I will make one final point. If we want to do any of the things that are necessary to help the disadvantaged, we need a successful economy. We do not get that by making Scotland the highest taxed part of the UK, and we do not get it by continuing to hold the threat of another independence referendum over the heads of ordinary citizens and the very businesses that could create the wealth that we need. [
.] If we want fairness, we must start by admitting the failures. Blaming others simply will not do.
We have a wee bit of time in hand. It is typical that, when we have no time in hand, members’ speeches all run over time. Today, everyone is being very punctilious, so there is a little time in hand if members would like to intervene rather than shout at one another from their seats.
I warmly welcome the Scottish Government’s action plan, which has a broad agenda of changing the law, allocating and distributing resources, shifting consciousness and social attitudes, and effecting social change in order to build a fairer Scotland. The action plan contains bold proposals across a range of areas of our society and our economy. It seeks to create a fairer Scotland for all, to end child poverty, to give young people a strong start and to promote fairer working lives.
The 50 actions give meaning to sometimes nebulous phrases and values such as fairness, social justice and equality. As a democracy and a society, we should all aim for those values, but if we want to deliver them, we need firm plans for action. That is exactly what the action plan provides in areas such as democracy and participation, equality of opportunity, rights and protection, and equal recognition and appreciation of what individuals do for our society and our economy; I will come back to that if I have time. The action plan also provides firm plans in the area of support and provision for those in need. We must use the new social security powers that are coming to the Scottish Parliament to create a system that is better based on dignity and respect so that we can support those who require help in times of need.
What has been apparent in the debate so far is that there is a sense of unity of purpose and a sense that a fairer Scotland is desired. The 50 recommendations have been welcomed. Some members would like more recommendations to have been made; some would like further action to be proposed. Even among Conservative members, individual aspects of the 50-point plan have not been criticised. What has been disappointing is the staggering lack of context regarding the position that Scotland is in as regards social and economic change and how that is a result of the policies of those who have managed the Scottish economy in the majority of recent decades.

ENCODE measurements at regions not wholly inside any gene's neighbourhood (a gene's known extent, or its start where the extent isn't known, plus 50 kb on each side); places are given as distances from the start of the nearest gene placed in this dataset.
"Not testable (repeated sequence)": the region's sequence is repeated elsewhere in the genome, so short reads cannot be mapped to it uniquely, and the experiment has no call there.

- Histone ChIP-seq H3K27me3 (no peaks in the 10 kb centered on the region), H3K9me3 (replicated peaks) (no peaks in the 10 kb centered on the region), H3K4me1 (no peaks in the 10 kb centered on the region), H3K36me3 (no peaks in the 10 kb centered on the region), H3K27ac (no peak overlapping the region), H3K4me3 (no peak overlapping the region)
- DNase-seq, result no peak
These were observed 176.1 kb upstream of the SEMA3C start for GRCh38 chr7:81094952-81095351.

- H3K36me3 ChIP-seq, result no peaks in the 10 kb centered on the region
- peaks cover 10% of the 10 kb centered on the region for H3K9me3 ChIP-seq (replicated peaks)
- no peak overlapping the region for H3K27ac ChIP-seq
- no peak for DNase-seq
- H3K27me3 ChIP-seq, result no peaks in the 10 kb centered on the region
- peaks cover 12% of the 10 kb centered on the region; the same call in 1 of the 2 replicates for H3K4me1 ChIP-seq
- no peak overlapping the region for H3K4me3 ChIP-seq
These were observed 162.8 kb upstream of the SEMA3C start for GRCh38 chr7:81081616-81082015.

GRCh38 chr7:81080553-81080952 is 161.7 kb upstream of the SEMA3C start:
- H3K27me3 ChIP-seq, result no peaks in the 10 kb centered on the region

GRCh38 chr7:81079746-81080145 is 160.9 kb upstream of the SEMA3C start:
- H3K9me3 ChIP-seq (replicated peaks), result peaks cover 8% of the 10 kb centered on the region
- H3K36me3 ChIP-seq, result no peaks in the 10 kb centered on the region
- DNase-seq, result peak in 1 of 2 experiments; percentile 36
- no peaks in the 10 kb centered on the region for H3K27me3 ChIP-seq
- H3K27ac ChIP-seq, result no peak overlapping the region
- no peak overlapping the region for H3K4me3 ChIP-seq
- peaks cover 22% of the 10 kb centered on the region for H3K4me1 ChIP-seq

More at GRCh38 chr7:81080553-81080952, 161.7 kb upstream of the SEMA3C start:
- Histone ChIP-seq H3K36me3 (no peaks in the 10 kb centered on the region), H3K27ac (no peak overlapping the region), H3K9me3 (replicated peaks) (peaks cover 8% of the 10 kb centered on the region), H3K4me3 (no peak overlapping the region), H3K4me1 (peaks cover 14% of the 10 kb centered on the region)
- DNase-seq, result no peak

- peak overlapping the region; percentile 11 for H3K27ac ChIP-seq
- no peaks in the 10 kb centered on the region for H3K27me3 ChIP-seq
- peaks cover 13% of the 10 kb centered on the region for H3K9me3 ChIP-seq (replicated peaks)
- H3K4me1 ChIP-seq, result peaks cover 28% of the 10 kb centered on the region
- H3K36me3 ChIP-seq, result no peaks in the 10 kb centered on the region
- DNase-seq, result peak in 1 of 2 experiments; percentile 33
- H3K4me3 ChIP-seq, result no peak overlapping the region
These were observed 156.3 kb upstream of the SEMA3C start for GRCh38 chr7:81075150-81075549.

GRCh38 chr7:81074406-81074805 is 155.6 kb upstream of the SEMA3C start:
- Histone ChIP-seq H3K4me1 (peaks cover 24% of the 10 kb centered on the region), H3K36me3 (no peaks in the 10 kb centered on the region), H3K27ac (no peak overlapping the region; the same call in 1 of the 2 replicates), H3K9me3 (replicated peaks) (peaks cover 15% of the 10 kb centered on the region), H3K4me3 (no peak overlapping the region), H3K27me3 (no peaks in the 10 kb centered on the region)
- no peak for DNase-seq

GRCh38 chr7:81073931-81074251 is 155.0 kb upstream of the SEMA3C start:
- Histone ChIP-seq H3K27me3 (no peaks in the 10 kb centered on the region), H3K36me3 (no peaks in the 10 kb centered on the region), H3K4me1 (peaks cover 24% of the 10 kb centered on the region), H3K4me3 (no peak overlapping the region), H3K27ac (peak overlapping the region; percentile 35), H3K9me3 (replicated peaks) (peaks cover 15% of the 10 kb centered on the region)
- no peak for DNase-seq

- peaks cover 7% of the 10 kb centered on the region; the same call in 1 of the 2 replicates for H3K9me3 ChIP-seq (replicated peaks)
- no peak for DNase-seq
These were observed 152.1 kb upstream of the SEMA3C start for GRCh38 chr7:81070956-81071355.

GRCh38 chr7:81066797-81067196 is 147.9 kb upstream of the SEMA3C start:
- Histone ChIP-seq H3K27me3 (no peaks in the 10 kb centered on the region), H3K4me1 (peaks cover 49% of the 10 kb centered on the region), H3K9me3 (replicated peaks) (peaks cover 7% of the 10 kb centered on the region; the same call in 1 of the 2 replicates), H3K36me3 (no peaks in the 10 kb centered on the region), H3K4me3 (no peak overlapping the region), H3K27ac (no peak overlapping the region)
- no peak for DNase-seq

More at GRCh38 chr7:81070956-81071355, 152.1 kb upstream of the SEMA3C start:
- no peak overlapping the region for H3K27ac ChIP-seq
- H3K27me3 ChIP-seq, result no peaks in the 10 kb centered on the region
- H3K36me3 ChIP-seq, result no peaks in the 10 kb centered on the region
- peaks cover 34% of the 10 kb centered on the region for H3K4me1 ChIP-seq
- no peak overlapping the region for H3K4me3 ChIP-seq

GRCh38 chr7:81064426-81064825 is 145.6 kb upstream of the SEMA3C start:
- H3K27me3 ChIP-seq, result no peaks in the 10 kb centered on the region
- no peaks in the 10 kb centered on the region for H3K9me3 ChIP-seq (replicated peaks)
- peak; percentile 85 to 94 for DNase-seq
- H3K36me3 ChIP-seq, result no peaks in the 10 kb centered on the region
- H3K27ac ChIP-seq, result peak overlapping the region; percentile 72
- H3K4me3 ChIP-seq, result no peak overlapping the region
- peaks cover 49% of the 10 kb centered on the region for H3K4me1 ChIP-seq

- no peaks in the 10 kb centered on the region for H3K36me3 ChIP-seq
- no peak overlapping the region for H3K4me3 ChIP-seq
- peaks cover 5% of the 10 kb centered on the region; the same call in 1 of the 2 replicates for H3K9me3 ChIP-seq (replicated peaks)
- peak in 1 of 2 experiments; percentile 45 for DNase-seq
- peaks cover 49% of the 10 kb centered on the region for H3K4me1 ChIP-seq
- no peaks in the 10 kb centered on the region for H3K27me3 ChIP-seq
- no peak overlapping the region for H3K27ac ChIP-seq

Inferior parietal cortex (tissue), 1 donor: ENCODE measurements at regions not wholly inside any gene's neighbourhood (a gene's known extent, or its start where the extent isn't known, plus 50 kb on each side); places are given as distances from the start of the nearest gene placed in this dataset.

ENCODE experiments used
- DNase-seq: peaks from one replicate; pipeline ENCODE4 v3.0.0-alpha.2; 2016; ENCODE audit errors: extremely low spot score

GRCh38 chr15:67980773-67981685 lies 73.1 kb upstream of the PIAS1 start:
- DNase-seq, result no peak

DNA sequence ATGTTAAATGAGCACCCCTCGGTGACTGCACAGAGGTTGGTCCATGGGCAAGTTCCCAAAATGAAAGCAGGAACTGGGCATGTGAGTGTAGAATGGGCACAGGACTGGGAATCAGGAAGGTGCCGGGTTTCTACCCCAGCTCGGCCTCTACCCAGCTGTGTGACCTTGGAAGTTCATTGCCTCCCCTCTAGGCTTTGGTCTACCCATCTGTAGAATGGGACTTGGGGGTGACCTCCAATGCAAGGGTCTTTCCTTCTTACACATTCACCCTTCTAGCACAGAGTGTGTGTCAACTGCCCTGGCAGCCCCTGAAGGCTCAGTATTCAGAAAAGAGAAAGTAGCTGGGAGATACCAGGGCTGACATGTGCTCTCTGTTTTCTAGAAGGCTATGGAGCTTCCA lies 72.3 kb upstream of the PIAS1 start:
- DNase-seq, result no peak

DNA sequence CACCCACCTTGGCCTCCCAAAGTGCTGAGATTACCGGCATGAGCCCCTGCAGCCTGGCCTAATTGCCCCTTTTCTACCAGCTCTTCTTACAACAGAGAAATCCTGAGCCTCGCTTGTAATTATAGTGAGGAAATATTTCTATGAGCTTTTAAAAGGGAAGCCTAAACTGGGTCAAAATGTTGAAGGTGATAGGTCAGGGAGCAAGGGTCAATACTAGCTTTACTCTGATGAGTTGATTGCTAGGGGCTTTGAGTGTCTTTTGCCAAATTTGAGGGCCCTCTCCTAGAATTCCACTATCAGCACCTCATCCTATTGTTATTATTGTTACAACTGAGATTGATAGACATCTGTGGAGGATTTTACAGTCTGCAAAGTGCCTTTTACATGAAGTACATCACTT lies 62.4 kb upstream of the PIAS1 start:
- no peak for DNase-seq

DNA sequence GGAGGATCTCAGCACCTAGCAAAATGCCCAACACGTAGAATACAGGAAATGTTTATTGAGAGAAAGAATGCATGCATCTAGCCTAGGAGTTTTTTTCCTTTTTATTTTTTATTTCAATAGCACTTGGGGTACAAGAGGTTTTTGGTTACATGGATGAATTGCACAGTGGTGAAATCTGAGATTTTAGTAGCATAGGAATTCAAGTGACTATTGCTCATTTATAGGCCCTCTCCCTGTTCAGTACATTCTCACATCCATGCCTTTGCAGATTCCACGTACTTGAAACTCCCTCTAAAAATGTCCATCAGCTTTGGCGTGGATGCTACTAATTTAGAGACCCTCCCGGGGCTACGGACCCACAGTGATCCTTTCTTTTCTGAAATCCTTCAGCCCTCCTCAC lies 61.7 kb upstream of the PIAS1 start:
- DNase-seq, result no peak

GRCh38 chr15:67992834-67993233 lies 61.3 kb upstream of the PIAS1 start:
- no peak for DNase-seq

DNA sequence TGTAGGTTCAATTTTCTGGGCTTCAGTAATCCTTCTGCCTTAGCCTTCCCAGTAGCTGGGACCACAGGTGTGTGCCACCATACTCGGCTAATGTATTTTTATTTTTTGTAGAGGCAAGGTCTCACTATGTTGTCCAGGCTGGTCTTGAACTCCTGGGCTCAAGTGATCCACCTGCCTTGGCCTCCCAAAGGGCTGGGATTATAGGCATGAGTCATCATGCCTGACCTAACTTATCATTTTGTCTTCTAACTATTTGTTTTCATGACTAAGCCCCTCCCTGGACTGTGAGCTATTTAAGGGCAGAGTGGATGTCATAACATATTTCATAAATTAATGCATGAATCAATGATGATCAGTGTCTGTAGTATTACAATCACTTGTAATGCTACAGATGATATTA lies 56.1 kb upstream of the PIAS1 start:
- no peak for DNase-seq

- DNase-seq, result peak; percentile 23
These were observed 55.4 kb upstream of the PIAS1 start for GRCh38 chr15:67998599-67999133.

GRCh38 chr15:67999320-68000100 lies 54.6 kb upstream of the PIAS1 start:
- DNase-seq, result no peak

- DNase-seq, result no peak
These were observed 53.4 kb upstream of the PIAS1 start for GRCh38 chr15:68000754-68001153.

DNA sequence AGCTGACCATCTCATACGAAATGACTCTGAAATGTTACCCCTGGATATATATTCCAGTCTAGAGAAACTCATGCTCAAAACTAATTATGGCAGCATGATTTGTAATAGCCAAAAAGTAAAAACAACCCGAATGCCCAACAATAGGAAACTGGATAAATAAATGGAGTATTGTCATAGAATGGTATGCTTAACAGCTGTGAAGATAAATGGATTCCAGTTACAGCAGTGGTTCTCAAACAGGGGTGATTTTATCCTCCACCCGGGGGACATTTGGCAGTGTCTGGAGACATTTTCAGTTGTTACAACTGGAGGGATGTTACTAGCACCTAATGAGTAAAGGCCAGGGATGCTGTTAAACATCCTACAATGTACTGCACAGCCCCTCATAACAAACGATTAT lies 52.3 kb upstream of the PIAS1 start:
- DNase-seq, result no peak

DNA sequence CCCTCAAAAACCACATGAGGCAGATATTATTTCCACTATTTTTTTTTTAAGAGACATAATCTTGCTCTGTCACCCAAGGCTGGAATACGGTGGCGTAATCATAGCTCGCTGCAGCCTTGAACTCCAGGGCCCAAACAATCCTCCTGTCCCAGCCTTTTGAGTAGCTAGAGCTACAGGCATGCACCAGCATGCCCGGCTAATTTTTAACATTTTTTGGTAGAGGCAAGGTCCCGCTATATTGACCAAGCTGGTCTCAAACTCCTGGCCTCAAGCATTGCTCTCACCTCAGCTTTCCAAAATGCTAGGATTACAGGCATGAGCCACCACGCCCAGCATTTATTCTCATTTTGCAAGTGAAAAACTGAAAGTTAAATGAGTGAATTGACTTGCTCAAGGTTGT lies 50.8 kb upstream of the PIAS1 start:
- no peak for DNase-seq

However, I do not want to blame others; I want to focus on the 50 excellent proposals in the action plan. I also want to recognise the spirit of the plan. Today’s debate is about not just the content of the plan but the spirit that it takes all of us—business, industry, the public sector, the third sector and people, individually and collectively—to build a fairer Scotland. I would like to touch on some of the action points and how they relate to that spirit and to my constituency, and the wider messages that we can take from that.
In relation to action 5, the action plan talks about tackling the poverty premium, making affordable credit more easily available and working across Government to create greater financial inclusion in 2017. I want to highlight Castle Community Bank as an example of the community and business using initiative and working together to have a positive impact on the common good and on financial inclusion.
Castle Community Bank is a merger of credit unions that aims to give financial accessibility to everyone. It is a social enterprise created by the Rev Iain May, who used to work in the commercial banking sector. He has used his expertise to create a community bank to enhance the availability of credit unions, which is a perfect example of how the action plan relates to real impacts and people taking the initiative on the ground. The Castle Community Bank is a fantastic example of that—in the coming days, I will write to the cabinet secretary with more detail on it.